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The Patience of a Saint: How Faith Can Sustain You During the Tough Times in Parenting

The Patience of a Saint: How Faith Can Sustain You During the Tough Times in Parenting

by Charlene C. Giannetti, Margaret Sagarese
The authors of The Rollercoaster Years, Parenting 911, and Cliques offer parents guidance, inspiration, and comfort by showing them how to pray to the saints for their children.

The Patience of a Saint explains how to connect with the saints through various activities, including novenas, Bible reading, and pilgrimages, and how to


The authors of The Rollercoaster Years, Parenting 911, and Cliques offer parents guidance, inspiration, and comfort by showing them how to pray to the saints for their children.

The Patience of a Saint explains how to connect with the saints through various activities, including novenas, Bible reading, and pilgrimages, and how to call on their support and understanding in times of crisis. Focusing on the qualities that enabled these ordinary men and women to face extraordinary challenges and tragedies: knowledge, faith, hope, charity, patience, serenity, truth, and humility, Giannetti and Sagarese draw parallels between the real-life struggles parents face today and those endured by the saints. They shed light on how these virtues can strengthen resolve, temper anger, restore energy, and teach parents how to communicate with their children openly and honestly. The stories of the saints bring parents the solace and the wisdom they need to take the leap of faith that will turn their lives, and their children’s futures, around.

Editorial Reviews

Publishers Weekly
Although most of the Christian saints were celibates who never had children (Monica, much-touted mother of Augustine, is an obvious exception), parents who are at their wits' end may still find comfort in praying to them. In The Patience of a Saint: How Faith Can Sustain You During the Tough Times of Parenting, Charlene Giannetti and Margaret Sagarese offer heartfelt advice to beleaguered moms and dads, particularly those who are struggling with a rebellious teen. Parents who are stretched to the limits of their patience can draw comfort from a St. Christopher medal, and those who find it difficult to live harmoniously with their teens can abide by the Rule of St. Benedict. (For Benedict, silence even the sullen silence of adolescence was a virtue.) And when all hope seems lost, there's always St. Jude the patron saint of hopeless causes. ( Jan. 15) Copyright 2001 Cahners Business Information.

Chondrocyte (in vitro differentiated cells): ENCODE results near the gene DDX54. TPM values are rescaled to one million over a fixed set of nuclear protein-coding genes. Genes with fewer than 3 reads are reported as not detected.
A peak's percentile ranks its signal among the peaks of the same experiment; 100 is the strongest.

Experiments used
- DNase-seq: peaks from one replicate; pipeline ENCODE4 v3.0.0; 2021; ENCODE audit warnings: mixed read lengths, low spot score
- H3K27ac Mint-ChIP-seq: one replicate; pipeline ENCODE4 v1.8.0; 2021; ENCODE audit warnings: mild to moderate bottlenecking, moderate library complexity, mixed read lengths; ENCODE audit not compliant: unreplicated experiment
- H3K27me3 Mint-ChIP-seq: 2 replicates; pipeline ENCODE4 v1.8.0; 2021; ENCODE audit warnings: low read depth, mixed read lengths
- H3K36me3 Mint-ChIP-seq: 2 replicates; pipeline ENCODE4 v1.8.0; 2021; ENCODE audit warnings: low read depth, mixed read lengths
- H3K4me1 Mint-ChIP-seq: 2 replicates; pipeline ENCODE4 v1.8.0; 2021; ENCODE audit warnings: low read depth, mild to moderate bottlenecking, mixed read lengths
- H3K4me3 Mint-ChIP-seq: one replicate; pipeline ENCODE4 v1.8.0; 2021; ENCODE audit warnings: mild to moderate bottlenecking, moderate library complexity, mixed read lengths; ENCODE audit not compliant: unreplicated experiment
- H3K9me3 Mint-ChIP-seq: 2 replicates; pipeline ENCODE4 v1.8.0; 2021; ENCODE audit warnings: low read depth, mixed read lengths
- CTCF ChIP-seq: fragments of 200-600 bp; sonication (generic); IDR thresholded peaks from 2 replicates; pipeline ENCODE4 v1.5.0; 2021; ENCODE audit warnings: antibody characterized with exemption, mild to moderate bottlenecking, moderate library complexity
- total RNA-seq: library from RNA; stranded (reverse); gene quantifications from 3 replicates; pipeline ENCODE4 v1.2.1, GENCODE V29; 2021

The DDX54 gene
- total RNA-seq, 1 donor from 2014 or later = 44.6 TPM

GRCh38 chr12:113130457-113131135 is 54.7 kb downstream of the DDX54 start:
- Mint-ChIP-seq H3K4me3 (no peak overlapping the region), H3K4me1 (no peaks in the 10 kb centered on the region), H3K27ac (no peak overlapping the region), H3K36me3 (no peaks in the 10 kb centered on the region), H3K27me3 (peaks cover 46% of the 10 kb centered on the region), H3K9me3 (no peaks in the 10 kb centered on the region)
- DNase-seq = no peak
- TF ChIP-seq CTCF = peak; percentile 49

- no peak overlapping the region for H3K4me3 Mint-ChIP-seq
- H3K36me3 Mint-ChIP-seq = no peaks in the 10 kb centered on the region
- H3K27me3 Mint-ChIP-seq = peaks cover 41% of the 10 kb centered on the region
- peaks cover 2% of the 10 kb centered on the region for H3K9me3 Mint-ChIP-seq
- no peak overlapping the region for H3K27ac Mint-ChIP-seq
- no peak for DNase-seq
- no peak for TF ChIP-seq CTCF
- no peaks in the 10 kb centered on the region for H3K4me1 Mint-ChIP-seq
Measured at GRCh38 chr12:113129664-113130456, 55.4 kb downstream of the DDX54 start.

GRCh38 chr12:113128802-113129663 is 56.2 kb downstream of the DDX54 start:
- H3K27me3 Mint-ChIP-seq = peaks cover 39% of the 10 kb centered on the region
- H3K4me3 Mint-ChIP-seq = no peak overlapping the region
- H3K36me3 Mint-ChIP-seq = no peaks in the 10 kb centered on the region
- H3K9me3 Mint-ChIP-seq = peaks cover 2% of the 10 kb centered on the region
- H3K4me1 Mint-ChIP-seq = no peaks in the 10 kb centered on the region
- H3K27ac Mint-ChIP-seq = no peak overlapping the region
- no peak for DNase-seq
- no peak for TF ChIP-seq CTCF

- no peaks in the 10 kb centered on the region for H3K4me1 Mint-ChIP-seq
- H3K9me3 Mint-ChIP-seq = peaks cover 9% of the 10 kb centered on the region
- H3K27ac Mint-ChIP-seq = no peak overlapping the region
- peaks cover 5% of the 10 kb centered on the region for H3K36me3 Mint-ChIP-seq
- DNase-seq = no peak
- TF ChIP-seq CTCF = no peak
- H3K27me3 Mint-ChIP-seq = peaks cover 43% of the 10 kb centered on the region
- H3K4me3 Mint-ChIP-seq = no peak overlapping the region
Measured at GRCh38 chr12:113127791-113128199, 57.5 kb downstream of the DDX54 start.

Library Journal
In their follow-up to Cliques, journalist Giannetti and former teacher Sagarese aspire to show parents how to love adolescents (and children of all ages) when they are at their worst. Taking what readers should note is a Catholic approach, they have divided the guide into eight chapters that each focus on a specific, saintly virtue: knowledge, faith, hope, charity, patience, serenity, truth, and humility. The authors successfully illustrate how the plight of 21st-century parents is similar to that of the saints. For instance, St. Monica prayed her son St. Augustine through his wayward youth. While addressed to Catholics, most of the advice is applicable to people of all faiths. Parents are encouraged, for example, not simply to blame simply themselves when faced with seemingly unlovable children but to recognize their own humanity. An excellent book to help Christian parents in difficult situations. Recommended. John Moryl, Yeshiva Univ. Lib., New York Copyright 2001 Cahners Business Information.

Product Details

Broadway Books
Publication date:
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Product dimensions:
5.54(w) x 8.19(h) x 0.67(d)

Read an Excerpt

Chapter One

Three things are necessary for the salvation of man: to know what he ought to desire; and to know what he ought to do.

Our lifelong quest for wisdom can strengthen our belief in God and our bonds with our children. On the path to wisdom we need to acquire knowledge. Yet too many of us live in darkness, failing to learn more about our relationship with God and also neglecting to understand how our relationship with our children should change as they mature.